Moms who breastfeed their first child for at least five months are likely to have more kids than women who stop sooner or bottle-feed, a new study suggests.
The finding comes from an analysis of data on nearly 3 700 mothers collected between 1979 and 2012. Cornell University researchers compared how many children each woman hoped to have before getting pregnant to their actual outcome.
Despite similar hopes before pregnancy, women who went on to breastfeed successfully for five months or more were more likely to exceed their original expectations and have at least three children, the study found.
The researchers said factors such as education, marital status, income and work could not explain the differences. More research is needed to investigate other possible reasons, such as spousal support, work flexibility and preferences for time spent with children.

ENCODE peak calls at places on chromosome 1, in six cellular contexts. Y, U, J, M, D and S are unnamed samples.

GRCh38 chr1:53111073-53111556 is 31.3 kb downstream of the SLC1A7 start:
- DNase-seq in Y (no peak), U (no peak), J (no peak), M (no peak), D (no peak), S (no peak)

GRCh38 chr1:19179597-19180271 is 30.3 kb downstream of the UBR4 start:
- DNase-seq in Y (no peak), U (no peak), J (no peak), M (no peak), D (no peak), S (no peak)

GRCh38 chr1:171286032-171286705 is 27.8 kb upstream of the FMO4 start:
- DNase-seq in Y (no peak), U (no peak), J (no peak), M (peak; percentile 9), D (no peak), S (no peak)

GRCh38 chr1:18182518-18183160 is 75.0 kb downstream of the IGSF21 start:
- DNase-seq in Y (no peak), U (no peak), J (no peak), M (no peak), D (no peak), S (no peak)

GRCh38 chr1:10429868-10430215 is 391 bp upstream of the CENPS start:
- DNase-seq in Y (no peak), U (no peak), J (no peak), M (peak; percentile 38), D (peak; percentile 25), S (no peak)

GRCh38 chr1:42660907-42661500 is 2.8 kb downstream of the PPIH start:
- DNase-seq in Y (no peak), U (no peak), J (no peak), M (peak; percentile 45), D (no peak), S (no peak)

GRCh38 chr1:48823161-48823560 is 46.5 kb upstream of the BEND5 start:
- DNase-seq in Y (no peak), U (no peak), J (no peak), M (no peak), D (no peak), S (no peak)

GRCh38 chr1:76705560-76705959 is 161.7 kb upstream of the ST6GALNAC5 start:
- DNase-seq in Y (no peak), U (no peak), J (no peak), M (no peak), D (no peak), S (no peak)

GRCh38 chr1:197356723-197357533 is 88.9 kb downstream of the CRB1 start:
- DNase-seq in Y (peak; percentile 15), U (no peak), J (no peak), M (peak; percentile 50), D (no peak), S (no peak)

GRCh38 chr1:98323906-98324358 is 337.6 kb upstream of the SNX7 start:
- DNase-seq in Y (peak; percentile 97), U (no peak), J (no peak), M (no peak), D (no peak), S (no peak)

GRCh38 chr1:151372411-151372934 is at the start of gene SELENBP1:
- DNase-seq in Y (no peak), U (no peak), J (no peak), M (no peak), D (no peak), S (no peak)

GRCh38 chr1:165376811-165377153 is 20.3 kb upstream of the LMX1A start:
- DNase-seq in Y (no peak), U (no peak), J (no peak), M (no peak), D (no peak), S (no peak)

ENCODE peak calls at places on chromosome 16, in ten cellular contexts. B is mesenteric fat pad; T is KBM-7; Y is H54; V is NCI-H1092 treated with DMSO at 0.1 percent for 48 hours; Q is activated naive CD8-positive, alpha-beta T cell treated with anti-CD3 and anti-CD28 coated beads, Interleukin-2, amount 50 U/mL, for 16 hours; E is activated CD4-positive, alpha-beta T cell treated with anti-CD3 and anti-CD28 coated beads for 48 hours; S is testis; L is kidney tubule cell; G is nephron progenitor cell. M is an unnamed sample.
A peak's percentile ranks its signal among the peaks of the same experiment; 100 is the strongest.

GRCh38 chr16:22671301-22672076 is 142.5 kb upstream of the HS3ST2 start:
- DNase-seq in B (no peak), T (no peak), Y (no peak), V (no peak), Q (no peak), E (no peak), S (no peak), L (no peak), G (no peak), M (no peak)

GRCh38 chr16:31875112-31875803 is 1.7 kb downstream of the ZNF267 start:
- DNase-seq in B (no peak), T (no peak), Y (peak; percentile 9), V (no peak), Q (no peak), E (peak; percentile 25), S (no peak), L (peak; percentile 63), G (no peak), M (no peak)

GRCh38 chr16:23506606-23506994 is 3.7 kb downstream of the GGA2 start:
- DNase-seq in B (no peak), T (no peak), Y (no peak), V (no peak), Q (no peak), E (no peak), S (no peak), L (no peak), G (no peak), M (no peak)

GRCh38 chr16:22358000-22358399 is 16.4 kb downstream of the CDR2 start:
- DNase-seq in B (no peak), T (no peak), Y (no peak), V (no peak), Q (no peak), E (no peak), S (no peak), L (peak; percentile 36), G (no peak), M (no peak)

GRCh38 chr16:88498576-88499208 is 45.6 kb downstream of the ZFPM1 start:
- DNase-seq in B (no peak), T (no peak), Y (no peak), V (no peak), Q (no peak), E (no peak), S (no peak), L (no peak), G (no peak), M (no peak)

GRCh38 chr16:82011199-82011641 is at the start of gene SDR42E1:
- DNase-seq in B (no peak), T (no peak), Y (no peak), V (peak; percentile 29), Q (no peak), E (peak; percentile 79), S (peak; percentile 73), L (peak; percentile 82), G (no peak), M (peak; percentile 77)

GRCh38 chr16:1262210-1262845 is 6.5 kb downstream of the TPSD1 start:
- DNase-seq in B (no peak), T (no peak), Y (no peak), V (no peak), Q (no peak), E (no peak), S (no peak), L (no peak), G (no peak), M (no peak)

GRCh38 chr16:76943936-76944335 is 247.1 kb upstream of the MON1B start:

Vida Maralani, an associate professor of sociology at Cornell, led the study, which was published recently in the journal Demography.
“Breastfeeding is a time-intensive and culturally and emotionally charged topic in the US, with many different stakeholders,” she said in a university news release.
“Women hear the strong message that they should breastfeed their infants for the first year of life, yet it is unambiguously clear that they find these guidelines difficult to follow in practice,” she added.
The new findings contrast with other studies suggesting that highly educated US adults tend to have fewer children than they expected.
“Breastfeeding duration may capture numerous observed and unobserved preferences about family and child investment, and necessarily, the trade-offs that women and couples make,” the researchers concluded.